In recent years, cyber-attacks have been on the rise and are now becoming a major concern for organisations around the world and Australia, particularly with the increased attacks on critical infrastructure and supply chains. From the shutting down of oil pipelines in the US that lead to fuel shortages, to the targeted attack on a global meatpacking firm that led to mass employment instability in Australia, cybercrime is threatening organisations and governments everywhere.
Given the growth in the rate of cyber-attacks, it is imperative to get security strategies right from the start. This is where the Australian Cyber Security Centre (ACSC) Essential Eight Strategies to Mitigate Cyber Security Incidents can help businesses to get their primary defence strategy right from the beginning.
What is the ACSC Essential Eight?
The ACSC developed the Essential Eight Maturity Model to help organisations to mitigate or prevent cyber security incidents. These strategies cover three key areas – prevention, limitation, and recovery – ranked by maturity (immature to mature).
Originally published as an evolution of the Australian Signals Directorate’s Strategies to Mitigate Cyber Security Incidents, it was later introduced into federal government agencies and has now been adopted by state governments. The Essential Eight is an established foundation that defines how organisations should prioritise their cyber security defences to prevent compromise from occurring.
How does the Essential Eight measure cybersecurity?
The different strategies that make up the Essential Eight are categorised according to their aims of mitigating cybercrime by various levels of tradecraft. The ASD outlines four levels of maturity to support businesses in determining their current security status and how that can be improved. The maturity levels are:
- Level 0 – signifies that there are weaknesses in an organisation’s overall cyber security posture. These could lead to the breach of their information, or even the destruction of their systems and data, which is described in Level 1 below.
- Level 1 – The focus of this maturity level is adversaries who are content to leverage commodity tradecraft that is widely available to gain access and control over systems.
- Level 2 – The focus of this maturity level is adversaries escalating their capabilities more than the previous maturity level. These adversaries are willing to invest plenty of time into a target, as well as in increasing the effectiveness of their tools.
- Level 3 – focused on adversaries who are more adaptive and less reliant on public tools and methods, skilled in exploiting weaknesses in their target’s cyber security posture, and make use of publicly available exploits to improve chances for success.
Each of the Maturity levels has essential security controls and strategies that are implemented to prevent malware delivery and execution. As a baseline, organisations should aim for reaching level 3 in each mitigation strategy. Where an organisation feels it needs a higher maturity than Level 3, the ACSC will provide tailored advice to meet the specific needs of the company.
Essential Eight strategies
The following is a brief overview of the Essential Eight strategies and why they matter:
Application whitelisting – prevents an application from running on a computer, usually to prevent malicious software. It is accomplished by limiting what process entry points the application can use and which system calls it can make. This prevents any unauthorised code or data from being run by the program that would cause harm to its host operating system or other applications installed on it.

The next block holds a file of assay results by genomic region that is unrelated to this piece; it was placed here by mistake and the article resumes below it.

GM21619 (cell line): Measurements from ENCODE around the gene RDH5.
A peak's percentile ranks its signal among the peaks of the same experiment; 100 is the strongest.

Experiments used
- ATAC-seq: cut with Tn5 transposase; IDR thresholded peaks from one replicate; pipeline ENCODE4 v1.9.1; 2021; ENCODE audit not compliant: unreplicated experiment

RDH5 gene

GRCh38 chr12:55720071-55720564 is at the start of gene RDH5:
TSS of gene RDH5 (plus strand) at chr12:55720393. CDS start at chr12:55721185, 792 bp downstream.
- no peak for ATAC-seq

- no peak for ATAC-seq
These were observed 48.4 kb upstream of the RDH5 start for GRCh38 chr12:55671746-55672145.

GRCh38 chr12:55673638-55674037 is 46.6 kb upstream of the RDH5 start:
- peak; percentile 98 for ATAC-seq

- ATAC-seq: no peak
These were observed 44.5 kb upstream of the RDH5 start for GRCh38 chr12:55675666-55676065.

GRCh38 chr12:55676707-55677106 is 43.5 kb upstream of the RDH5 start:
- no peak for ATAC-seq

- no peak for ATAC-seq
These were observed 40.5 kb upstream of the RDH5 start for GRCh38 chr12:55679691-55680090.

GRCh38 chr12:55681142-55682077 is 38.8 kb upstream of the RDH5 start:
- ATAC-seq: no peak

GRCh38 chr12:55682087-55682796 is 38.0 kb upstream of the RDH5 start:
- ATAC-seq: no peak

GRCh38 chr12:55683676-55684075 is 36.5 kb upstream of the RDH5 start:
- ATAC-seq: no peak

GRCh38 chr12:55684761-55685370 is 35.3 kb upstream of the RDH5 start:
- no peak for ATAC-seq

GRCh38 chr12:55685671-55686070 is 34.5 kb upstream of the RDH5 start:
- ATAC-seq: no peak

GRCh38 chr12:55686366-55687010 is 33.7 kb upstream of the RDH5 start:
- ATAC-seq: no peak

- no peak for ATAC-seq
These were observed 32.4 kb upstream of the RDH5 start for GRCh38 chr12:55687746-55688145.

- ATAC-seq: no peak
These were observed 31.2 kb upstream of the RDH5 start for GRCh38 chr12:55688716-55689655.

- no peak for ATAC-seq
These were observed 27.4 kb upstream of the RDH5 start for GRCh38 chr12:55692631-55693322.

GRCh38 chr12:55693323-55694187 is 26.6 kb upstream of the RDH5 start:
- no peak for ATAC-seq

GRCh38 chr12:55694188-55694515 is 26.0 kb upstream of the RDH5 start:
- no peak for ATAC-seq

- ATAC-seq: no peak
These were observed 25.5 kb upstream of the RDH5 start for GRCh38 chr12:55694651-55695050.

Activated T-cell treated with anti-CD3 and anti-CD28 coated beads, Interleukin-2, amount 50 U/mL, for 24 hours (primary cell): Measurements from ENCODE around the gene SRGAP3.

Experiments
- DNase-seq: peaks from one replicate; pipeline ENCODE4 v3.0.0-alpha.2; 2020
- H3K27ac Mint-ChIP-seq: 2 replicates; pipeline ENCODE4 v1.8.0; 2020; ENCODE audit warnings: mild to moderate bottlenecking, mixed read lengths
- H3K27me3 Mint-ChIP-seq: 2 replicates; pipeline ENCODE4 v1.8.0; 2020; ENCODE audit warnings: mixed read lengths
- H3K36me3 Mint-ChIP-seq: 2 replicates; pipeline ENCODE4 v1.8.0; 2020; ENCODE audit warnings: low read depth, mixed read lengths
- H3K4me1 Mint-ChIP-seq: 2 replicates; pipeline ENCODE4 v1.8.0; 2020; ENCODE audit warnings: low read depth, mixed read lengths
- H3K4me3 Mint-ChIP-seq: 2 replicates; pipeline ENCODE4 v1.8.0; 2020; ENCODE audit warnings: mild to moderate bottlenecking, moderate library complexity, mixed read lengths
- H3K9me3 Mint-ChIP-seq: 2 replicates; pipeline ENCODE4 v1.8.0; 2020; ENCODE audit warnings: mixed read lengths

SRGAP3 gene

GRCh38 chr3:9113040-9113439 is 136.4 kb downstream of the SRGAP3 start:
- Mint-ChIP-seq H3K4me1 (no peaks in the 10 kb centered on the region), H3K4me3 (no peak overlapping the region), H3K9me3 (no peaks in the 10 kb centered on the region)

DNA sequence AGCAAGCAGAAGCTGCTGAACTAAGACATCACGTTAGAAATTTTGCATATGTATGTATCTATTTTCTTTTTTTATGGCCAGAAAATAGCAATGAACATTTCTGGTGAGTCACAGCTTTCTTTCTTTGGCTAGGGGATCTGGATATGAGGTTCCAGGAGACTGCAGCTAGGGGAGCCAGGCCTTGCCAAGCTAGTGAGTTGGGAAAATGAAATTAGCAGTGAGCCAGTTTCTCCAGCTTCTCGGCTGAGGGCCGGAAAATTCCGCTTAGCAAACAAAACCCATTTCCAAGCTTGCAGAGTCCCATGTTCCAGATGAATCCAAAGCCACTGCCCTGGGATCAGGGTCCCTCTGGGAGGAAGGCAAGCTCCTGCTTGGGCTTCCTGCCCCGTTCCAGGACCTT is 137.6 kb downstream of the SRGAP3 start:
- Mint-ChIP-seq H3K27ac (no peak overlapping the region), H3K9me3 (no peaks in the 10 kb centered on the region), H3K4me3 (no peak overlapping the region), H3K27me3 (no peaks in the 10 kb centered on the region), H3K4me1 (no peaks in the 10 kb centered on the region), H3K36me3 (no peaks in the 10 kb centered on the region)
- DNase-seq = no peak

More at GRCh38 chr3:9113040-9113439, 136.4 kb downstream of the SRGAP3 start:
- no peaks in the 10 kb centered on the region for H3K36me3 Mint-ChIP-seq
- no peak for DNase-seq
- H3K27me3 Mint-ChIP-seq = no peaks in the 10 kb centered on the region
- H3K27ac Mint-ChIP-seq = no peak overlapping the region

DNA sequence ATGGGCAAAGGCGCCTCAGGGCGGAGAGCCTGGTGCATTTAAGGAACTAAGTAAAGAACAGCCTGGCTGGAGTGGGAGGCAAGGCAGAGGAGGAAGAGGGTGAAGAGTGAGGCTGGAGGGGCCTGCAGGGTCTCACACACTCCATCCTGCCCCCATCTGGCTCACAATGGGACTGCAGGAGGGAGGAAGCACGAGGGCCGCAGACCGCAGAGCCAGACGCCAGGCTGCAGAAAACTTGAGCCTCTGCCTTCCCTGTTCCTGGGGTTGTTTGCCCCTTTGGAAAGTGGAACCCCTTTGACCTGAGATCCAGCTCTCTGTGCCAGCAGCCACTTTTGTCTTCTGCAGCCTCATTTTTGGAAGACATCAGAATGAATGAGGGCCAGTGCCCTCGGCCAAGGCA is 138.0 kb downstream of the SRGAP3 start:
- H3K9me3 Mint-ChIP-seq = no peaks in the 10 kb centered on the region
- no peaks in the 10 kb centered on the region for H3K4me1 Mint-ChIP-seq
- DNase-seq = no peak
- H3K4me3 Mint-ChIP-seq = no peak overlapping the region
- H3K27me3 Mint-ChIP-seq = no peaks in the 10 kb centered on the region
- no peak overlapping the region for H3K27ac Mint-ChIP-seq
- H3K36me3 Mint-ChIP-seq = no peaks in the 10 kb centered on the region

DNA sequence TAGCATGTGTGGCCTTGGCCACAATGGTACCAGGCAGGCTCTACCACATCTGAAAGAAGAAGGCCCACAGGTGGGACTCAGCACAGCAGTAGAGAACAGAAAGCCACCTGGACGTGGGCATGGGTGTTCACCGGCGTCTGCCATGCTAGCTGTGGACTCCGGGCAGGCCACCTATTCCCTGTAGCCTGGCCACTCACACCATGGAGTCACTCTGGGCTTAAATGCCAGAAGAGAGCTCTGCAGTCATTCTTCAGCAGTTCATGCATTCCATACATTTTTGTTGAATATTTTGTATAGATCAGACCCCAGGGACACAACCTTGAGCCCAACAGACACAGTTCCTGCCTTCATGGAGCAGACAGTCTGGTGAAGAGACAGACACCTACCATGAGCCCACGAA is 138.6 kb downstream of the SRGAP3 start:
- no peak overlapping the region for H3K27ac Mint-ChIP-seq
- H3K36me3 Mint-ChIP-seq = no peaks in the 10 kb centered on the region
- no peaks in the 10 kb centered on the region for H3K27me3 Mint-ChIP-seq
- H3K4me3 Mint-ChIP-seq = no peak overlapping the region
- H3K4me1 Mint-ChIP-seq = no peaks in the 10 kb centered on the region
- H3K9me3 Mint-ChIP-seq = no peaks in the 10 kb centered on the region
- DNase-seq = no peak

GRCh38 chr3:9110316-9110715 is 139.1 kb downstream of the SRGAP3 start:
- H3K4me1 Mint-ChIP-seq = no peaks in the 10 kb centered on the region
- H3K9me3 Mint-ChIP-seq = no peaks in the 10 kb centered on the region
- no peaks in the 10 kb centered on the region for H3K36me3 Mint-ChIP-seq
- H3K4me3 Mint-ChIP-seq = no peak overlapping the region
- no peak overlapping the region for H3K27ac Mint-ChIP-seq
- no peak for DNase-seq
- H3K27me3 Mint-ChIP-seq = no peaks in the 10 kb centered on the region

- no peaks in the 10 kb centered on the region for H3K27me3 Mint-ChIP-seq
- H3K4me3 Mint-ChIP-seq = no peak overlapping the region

Patching applications – focuses on third-party applications by applying patches and security updates as soon as possible, and requires frequent scanning to detect missing patches and updates, to remediate known vulnerabilities.
Configuring Microsoft Office macro settings – this blocks untrusted macros which have the potential to deliver and execute malicious code on systems
Application hardening – locks down features in applications that no longer enhance security, reducing vulnerabilities.
Restricting administrative privileges – prevents users from making changes to security settings, operating systems and more. This reduces the chances of data being accessed without authorisation or malware spreading.
Patching operating systems – keep operating systems up to date by applying patches, updates, and security mitigations for internet-facing services within two week after release or 48 hour window if an exploit exists. Any OS no longer vendor-supported should be replaced.
Multi-factor authentication – MFA and strong passwords are effective ways to ensure secure login and access to data, and should be enforced for all users before access to internet-facing services and third-party providers, to prevent risky activity.
Daily backups – ensures critical systems are backed up and readily available, with tiered security backups appropriate for specific business needs. All backup/restore strategies are tested, including unprivileged accounts restricted to their own environments.
Does my business comply with the Essential Eight strategies?
The technical nature of the Essential Eight requirements means your organisation will need dedicated effort to achieve them. It is important to understand your company’s current maturity level in each IT security strategy so that you can know what practices will help you stay compliant. The cyber security experts at Itopia can evaluate your IT environment and help your business meet the Essential Eight guidelines, with comprehensive cyber security strategies to protect your company from advanced threats.